Also, a big part of Kindred felt centered on situation and environment and how we are easily shaped by circumstance vs. our morals and ideals. Dana was not less ruthless than Rufus, though her ruthlessness translates as necessity rather than opportunity. She was willing to let horrible things continue on in favor of her own survival. Everything for her rested on Hagar's existence and so she tolerated and waited and advocated and saved him. In the end, every other person in the group of characters: Sarah, Nigel, Carrie, their children - didn't matter. Her survival was more important to her than theirs'. It's human, of course, but then, so was Rufus's behavior - the product of a doting woman and an abusive, distant father. Dana's influence did shape him and make him better than he might have otherwise been, but it was not the majority of his life experience and so it was not enough. After a short time in that setting, Dana, who was less powerless than those around her, was looking out for herself at the expense of others. This is not a judgmental statement, but an observational one. Kevin's experience and life in the past changed and shaped him dramatically as well - while the aging is obvious, it's the hardness/coldness and his reluctance to adapt back to modern life that struck me most. I could dissect this element of the book for a while and ramble too long, so I'll just say "it was thought provoking" and let it rest there.
Oh, it was also interesting that she showed up again after Kevin had a tantrum and stormed off when she wouldn't write for him. What the heck, buddy... that gave away a childish "Rufus"ish side to him from early on (and perhaps an overly tolerant side to her nature, as well). (hide spoiler)]
I always especially enjoy the Watch and Witch storylines in the Disc World series. I love the characters in these two particular story "lines," so for...moreI always especially enjoy the Watch and Witch storylines in the Disc World series. I love the characters in these two particular story "lines," so for me, these are going to be reread periodically. Others may not be as enchanted.
Feet of Clay is in the Watch storyline, with their first female dwarf "coming out," more of the Patrician/Vimes interaction which I love so much, and Carrot being predictably Carroty (never a bad thing).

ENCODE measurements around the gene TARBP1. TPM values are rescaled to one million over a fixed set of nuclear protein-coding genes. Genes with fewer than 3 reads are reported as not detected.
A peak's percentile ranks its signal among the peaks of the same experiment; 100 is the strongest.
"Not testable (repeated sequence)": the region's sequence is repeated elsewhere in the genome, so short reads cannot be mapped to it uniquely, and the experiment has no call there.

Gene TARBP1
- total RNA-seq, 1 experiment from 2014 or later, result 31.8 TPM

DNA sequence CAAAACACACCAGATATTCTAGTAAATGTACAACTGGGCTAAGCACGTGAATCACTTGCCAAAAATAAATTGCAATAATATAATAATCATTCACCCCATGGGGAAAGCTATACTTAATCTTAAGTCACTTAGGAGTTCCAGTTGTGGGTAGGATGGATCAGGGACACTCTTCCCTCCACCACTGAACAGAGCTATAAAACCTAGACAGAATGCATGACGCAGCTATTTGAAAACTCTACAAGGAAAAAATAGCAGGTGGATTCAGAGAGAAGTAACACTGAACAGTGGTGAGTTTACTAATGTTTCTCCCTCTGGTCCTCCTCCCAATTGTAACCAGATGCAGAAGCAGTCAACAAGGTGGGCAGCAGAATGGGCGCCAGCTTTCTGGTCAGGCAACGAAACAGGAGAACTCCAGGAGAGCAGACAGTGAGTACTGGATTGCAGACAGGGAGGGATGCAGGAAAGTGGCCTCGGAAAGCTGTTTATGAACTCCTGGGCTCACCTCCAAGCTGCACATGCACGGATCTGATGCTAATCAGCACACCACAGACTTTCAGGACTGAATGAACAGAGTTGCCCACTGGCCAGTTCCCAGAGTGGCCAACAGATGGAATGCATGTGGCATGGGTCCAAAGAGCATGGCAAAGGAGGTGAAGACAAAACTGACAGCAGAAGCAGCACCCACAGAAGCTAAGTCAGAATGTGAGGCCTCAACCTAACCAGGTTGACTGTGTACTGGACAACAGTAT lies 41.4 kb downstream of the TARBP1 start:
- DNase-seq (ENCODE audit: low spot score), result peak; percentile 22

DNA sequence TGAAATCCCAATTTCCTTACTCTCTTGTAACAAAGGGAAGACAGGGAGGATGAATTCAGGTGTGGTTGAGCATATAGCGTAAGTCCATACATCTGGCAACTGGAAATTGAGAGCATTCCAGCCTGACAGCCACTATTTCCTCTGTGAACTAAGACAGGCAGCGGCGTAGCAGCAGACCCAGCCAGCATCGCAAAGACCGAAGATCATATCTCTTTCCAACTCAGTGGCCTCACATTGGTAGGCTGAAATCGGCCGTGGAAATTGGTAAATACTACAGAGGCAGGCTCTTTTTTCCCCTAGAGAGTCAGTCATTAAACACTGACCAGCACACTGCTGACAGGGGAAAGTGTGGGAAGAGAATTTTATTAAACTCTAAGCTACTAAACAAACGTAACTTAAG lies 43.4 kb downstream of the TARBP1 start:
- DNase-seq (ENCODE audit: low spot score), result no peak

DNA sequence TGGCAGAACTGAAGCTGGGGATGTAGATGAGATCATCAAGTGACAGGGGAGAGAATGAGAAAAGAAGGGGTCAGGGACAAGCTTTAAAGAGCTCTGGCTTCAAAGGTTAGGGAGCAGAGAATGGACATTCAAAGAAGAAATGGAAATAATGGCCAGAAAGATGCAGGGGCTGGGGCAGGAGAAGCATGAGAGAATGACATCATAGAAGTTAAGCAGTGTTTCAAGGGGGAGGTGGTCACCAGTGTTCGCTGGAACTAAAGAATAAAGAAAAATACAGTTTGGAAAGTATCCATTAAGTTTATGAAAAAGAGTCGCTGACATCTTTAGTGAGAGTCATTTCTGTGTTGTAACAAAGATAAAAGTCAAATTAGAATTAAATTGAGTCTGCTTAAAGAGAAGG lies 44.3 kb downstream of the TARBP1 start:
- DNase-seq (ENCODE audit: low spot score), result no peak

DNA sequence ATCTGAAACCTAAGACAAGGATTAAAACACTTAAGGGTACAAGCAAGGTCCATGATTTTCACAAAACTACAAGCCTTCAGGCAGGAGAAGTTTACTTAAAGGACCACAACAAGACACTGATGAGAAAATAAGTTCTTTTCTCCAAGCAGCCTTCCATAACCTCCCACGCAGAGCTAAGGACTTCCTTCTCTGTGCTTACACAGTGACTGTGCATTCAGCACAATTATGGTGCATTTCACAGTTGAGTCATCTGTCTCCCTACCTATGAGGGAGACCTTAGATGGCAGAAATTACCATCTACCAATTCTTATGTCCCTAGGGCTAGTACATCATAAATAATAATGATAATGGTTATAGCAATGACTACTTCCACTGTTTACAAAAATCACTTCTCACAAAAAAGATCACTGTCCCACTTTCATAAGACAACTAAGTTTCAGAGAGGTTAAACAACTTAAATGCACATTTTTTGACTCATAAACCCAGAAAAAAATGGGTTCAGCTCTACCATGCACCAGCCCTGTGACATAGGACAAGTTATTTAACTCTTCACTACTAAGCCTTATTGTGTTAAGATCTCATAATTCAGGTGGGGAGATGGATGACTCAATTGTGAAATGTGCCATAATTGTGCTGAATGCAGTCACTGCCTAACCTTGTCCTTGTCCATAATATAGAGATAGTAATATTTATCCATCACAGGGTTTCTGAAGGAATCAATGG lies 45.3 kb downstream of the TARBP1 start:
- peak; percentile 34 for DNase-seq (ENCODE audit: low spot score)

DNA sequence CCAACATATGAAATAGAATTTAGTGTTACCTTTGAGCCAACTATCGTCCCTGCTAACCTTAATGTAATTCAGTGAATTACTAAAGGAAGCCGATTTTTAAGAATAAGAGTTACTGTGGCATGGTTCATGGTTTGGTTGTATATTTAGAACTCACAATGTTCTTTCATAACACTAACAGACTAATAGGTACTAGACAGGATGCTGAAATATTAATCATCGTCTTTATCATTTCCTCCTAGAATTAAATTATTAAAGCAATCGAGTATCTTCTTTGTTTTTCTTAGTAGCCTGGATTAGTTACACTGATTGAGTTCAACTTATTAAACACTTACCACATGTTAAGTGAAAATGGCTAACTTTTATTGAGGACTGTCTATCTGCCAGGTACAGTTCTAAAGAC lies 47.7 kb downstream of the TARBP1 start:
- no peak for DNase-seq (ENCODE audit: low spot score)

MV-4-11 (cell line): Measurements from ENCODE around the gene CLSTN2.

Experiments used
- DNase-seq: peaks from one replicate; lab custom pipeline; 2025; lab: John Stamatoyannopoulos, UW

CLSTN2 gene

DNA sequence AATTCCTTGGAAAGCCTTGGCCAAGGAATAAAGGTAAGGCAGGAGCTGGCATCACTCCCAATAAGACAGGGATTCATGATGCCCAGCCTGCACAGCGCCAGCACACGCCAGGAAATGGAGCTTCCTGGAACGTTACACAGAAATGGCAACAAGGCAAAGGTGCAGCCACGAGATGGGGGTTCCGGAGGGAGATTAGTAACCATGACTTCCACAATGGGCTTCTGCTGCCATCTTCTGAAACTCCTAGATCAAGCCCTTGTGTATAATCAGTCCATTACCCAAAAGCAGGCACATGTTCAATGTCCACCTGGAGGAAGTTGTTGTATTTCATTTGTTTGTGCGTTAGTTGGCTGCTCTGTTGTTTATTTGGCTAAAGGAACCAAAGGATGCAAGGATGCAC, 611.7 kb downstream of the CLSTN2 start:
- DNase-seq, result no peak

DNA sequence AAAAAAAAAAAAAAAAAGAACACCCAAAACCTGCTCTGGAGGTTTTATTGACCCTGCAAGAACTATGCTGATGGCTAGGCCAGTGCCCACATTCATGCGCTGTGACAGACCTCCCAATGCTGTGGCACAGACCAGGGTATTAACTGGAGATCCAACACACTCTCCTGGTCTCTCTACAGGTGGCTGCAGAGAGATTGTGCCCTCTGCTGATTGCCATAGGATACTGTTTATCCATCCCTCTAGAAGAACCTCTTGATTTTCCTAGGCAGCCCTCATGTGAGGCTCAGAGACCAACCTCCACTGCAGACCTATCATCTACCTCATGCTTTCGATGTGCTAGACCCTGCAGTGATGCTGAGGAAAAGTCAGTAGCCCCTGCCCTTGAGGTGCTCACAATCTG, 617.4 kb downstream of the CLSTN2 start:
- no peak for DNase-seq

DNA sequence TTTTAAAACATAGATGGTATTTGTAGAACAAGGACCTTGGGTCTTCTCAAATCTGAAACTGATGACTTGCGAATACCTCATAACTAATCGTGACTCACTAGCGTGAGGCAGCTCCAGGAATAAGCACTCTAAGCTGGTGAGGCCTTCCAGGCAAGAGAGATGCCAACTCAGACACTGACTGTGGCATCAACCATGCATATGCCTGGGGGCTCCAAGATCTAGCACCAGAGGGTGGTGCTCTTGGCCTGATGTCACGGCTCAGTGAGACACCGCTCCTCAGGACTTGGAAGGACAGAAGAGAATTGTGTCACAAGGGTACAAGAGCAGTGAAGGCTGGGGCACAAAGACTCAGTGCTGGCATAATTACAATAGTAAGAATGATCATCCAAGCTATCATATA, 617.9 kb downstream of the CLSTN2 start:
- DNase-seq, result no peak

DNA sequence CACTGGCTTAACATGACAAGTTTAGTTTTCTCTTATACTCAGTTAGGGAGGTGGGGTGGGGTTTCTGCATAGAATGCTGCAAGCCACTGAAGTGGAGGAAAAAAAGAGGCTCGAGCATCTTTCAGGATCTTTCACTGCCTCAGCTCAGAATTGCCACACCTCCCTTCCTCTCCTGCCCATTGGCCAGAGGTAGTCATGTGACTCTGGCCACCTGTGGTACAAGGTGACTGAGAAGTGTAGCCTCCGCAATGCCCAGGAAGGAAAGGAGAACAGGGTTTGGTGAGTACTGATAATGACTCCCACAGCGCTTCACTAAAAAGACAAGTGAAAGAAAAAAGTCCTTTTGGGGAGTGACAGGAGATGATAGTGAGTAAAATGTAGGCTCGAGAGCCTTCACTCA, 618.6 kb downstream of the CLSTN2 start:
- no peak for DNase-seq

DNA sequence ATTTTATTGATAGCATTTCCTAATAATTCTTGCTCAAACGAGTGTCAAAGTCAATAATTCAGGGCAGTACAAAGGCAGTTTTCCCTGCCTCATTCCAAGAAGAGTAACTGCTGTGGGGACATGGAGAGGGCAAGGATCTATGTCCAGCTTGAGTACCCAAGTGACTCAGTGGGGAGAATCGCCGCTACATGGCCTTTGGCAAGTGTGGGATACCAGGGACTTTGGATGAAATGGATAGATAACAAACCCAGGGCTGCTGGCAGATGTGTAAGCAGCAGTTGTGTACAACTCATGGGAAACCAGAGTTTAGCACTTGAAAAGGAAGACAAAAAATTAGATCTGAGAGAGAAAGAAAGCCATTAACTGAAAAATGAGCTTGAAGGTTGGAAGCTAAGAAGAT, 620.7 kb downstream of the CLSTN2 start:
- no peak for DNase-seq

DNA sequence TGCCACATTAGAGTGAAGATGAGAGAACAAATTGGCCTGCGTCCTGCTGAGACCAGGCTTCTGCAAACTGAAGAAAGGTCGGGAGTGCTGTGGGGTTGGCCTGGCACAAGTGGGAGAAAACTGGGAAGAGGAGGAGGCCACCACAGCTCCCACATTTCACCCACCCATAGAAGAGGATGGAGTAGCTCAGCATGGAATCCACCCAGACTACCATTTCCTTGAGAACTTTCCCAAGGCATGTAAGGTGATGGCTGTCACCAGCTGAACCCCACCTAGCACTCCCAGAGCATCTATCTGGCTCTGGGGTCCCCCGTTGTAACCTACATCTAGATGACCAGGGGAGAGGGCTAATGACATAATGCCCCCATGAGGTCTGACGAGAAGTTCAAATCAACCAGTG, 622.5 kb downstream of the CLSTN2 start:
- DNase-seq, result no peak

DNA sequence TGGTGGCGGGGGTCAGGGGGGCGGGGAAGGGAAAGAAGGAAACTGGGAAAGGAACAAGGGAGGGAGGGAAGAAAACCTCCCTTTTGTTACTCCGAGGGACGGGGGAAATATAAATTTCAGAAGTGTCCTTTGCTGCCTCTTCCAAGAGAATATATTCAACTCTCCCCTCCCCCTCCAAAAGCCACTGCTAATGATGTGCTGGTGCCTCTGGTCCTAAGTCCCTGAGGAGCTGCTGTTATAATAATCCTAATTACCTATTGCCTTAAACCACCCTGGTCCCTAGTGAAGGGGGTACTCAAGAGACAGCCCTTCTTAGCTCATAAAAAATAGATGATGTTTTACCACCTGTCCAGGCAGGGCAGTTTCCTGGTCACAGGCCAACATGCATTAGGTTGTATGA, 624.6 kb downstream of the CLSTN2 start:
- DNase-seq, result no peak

If you're not familiar with Pratchett's style, he likes to jump around a bit and start in the middle of the action. Just hang in there, it'll all come together. :)
He also likes to leave punchlines unsaid or hidden between the lines. A general rule of thumb: if the conclusions you reach have irony or humor attached, you've probably drawn the right one.
I enjoyed the narrator and story. They made this more worthwhile to me. Otherwise, as an audiobook it was a touch short. I'd like to watch the show no...moreI enjoyed the narrator and story. They made this more worthwhile to me. Otherwise, as an audiobook it was a touch short. I'd like to watch the show now, though, and get an idea of it.(less)
I really wanted to like this. The concept is creative and the story was good, a nice twist on vampire tales. However, the writing often felt a bit woo...more I really wanted to like this. The concept is creative and the story was good, a nice twist on vampire tales. However, the writing often felt a bit wooden. I'm giving it another star since it picked up near the middle. The Leesil side of the Leesil/Magiere dynamic was well done. I wanted more of that elsewhere. I suppose the two vampire's odd relationship was also interesting as well.
I liked Leesil & Chap. Liked the amulets (did it ever clarify about the bone amulet? I think I missed it). Didn't care for the rest of the characters. Felt the whole Damphir/Vampire situation going on there was unfortunate.
Some of the recipes in here are a bit dated for American home cooks (not sure many people are going to be touching the chicken aspic), but the majorit...moreSome of the recipes in here are a bit dated for American home cooks (not sure many people are going to be touching the chicken aspic), but the majority of the book is full of good, practical food and instruction you can rely on.
When in doubt on how to make something, grab the Julia Child book first... she'll walk you through it with good step by step instructions and pictures. This is the book I toss at people who are learning to cook - particularily meats, breads, vegetables, pastries, and stews.
Definitely worth a try: French Bread Beef Zinfandel (stew) (less)
The writing is not great. The information makes this a fun read, though, if you enjoy sushi and Japanese culture. I gave it an extra star for that, wh...moreThe writing is not great. The information makes this a fun read, though, if you enjoy sushi and Japanese culture. I gave it an extra star for that, while the writing itself I'd give "2."
If you're on the fence about sushi and Japanese food, you may want to wait till you're hooked to read this. Believe me when I say you don't want to know all there is to know about nori, miso, and dashi. Yet.